stein has been a constant and
liberal advertiser, and we feel
confident that his marked suc
cess in business has been due to
the appreciation of the value of
printer's ink as well as to his fair
M. E. HOBBS fc BKO.
This firm is composed of Mess.
M. E. & C. M. Hobbs.
M E. HOBBS
is a native of Halls township,
Sampson county. He was rais
ed on a farm and lias given spe
cial attention to stock raising
and training, and still continues
to manage his farm in the same
township, which now has a crop
that will compare favorably
with any. He embarked in the
merchantile business in this
place in September, 1887, in co
partnership with his brother.
In addition to the abve inter
ests ho keeps a livery stable in
this place during the fall and
Mr. Hobbs is the junior mem
ber of this firm. Entered tbe
mercantile business with his
brother when 22 years of age.
He' did not enter the business
without experience, having
clerked for sometime with J.
Metzeger & Son, in Goldsboro,
and also for J. B. LoAvlnburg, of
Sketch rtf Business.
Messrs. Hobbs fc Bro. first
opened business in the Britt
store, on Vann Square, where
thev did a growing business.
On January 1st, 1889, they pur.
chased the entire stock of Roy
al & Merritt, on Wall Street and
moved into the stand they occu
pied. They carry a line of gen
eral merchandise and have built
up a good trade in the. face of
old and long established -houses
by liberal advertising in The
Caucasian of leading articles at
reasonable prices and many on a
very close margin or at cost
j. E. ROY A I.
Mr. Royal is now in his 38th
year, being born 185.1., in John
ston county. He came to Clin
ton in his 18 th year, and opened
business in the stau l last occu
pied by N. Boon, on the site of
which the large handsome brick
3tore is now being built. The
firm name was J. II. Royal &
Bro., and the. firm capital was
about 20.00. Next we find them
located at the '01d Sampson
Bar." By industry, zeal and close
attention tb business, they pros
pered so fast that a larger estab
ment was soon necessary. The
firm moves into the building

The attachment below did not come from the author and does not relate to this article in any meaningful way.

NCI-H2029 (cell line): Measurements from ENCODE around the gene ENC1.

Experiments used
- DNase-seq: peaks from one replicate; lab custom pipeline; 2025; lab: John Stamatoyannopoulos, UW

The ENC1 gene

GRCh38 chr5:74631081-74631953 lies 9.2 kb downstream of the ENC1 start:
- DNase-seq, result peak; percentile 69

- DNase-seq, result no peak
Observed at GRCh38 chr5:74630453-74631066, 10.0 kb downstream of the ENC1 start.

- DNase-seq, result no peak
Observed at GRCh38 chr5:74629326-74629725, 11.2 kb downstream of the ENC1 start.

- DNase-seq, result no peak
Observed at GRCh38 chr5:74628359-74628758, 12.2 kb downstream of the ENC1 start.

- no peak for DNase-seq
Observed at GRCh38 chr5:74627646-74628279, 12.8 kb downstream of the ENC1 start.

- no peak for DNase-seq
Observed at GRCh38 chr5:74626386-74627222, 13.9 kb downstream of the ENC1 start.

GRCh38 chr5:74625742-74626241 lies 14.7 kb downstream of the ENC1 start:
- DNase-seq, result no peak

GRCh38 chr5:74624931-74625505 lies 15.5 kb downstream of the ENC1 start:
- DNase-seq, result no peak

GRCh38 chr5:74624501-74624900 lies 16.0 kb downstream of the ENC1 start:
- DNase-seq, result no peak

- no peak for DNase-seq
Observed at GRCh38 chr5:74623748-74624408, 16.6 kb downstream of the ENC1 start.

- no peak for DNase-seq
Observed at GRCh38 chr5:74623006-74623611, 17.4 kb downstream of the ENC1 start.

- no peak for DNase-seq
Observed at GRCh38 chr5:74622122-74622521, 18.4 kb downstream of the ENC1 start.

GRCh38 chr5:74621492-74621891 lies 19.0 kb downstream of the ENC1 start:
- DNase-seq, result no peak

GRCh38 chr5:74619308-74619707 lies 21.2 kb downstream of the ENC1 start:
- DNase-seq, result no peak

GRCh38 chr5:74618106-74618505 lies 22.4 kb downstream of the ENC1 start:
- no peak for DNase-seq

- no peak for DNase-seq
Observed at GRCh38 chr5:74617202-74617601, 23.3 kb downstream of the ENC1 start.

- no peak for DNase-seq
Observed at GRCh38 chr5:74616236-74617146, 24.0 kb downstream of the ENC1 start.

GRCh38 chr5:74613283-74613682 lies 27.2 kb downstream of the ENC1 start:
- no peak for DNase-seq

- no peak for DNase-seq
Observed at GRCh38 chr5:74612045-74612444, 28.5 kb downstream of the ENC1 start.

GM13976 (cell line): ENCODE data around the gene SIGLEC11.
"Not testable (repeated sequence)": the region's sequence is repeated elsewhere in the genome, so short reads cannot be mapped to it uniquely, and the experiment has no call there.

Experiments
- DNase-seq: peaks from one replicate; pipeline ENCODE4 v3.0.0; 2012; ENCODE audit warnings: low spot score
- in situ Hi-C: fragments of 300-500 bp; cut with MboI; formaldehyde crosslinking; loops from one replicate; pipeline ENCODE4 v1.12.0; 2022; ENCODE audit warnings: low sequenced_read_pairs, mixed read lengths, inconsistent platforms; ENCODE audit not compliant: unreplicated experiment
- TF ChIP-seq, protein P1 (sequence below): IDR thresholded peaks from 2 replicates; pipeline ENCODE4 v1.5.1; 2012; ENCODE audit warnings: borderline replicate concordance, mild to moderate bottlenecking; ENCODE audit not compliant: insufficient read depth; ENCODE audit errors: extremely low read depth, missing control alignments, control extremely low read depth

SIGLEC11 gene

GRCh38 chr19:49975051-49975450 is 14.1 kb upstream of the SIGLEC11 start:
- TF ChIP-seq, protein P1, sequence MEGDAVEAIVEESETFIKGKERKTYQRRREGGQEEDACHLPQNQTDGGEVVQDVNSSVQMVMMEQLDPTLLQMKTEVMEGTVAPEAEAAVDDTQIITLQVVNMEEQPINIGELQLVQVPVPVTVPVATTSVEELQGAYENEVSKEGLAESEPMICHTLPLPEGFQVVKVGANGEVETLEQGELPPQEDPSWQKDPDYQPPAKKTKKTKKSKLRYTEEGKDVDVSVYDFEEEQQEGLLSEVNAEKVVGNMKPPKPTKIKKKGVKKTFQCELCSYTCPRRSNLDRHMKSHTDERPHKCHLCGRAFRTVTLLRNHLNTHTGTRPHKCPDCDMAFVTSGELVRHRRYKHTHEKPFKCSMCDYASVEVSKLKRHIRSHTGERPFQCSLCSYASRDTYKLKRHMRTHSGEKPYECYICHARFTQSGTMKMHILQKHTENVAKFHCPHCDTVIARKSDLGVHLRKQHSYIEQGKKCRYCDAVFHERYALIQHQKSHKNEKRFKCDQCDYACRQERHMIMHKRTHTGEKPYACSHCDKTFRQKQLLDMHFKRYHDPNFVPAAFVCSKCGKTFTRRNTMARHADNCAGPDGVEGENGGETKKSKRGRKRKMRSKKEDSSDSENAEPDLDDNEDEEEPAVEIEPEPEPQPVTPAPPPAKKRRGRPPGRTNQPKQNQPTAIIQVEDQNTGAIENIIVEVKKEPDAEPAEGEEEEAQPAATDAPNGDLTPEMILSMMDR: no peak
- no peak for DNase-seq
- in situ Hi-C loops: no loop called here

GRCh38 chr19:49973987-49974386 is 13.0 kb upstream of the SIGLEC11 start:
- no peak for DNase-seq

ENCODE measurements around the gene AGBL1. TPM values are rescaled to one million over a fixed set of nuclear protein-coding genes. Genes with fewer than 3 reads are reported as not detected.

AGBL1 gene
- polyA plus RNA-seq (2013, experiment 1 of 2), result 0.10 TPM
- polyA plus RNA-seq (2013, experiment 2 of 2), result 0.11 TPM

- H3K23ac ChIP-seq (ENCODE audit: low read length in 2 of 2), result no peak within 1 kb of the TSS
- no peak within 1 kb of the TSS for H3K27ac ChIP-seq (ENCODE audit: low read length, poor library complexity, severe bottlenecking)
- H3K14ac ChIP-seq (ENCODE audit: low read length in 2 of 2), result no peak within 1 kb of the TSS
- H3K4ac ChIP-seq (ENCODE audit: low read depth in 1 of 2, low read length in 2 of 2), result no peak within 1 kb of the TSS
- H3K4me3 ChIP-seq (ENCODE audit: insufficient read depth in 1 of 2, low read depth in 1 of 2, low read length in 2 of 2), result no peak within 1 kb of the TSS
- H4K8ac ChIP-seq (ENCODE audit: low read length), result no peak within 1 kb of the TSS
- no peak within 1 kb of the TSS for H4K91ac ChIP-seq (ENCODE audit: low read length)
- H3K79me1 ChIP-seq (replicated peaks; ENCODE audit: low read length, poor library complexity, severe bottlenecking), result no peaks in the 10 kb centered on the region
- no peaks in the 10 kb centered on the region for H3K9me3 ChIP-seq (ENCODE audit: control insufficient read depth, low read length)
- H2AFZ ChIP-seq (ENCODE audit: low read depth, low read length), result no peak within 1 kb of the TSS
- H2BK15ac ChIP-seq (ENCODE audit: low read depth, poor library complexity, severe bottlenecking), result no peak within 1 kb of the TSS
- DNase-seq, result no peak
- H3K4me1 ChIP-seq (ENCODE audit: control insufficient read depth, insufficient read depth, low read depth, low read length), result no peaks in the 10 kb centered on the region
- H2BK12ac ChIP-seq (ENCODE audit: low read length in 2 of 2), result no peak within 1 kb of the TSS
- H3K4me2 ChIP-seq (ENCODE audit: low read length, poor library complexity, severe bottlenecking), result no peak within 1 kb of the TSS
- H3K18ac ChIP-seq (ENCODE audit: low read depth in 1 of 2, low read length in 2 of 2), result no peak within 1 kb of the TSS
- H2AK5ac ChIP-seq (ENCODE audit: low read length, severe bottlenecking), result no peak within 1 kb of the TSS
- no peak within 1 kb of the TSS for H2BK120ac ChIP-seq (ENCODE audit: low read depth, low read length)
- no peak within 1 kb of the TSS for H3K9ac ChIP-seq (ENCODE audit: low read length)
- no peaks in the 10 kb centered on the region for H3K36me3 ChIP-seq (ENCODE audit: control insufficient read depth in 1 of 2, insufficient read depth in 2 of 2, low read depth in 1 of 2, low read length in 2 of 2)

now occupied by Y atson & re
tersou. Next they occupy the
stand where Matthis & Bizzell
now hold forth. In a short time
they buy the establishment now
occupied by T. H. Partrick &
Bro. Their business soon out
grew the accommodations of this
building, when they bought tbe
lot at tho ends of McKoy and
Fayetteville sts, on which they
erected the large and handsome
brick store which Mr. Royal
now occupies. Ths fit in of J
H. Royal & Bro., after standing
for about eighteen years, dis
solved in 1887, at which time
tbe firm property was valued a
about 40,000. Since that time
Mr. J. E. Royal has continued
bufiness at the same stand.
Sketch of Business.
In Mr. Royal's store you wil
find almost anything -kept in a
retail store. Mr. R. also doe3 a
considerable jobbing business.
His stock will average over fif
teen thousand dollars tne year
round, while his annual sales
will double ibis amount. He
makes a. specialty of furniture,
hardware, groceries, stoves and
builders' material, while almos
CLINTON, N-.-C.v THURSDAY. AUGUST 1. 1889.
every other line of good Is al
ways found in stock.
w. it. KINO A x.
This Arm is composed of m.
R. King and Nathan IloodV
I w. r. jcrxu.i 'I
Mr. King cme to tliia place
and opened business in , copart
nership with a Mr. Nutting, un
der the firm name of Nutting
& King, In December, 18S7. In
a few months the firm dissolved,
Mr Hood buying the interest of
Mr. Nutting. The capital was
increased and the business con
tinued under the firm name of
W. R. King & Co. Mr. King is
39 years of age and a native ot
Pjney Grove township. He
owns a fine farm around Goshen
Academy, where ho lived before
going into the mercantile busi
ness. Mr. King was one of the
most prominent men in his com
munity, and is highly esteemed
and respected by all who know
him. He served his township
two years as constable, ana as
deputy sheriff for four years,
und was one ot the tax assessors
tho last year he lived there.
Since, in Clinton, he haswonthe
same confidence and esteem
which he left behind in his
township. He is a member and
secretary of the Clinton Lodge
of the Knights ot Honor. In
addition to. his business in Clin
ton, he manages his farm at Go
shen and another in Wayne; and
contractor for Clinton, New
ton Grove and Dunn mail route.
NATHAN K. HOOD
is a young man of 2b years of
age, a native or Wayne county
and became a citizen of this
county when he entered into co
partnership with Mr. King ih
March, 1888. He is a plain,
traight-forward man and must
be known to be appreciated.
Sketch f Business.
This firm carries a hue of
general merchandise, valued at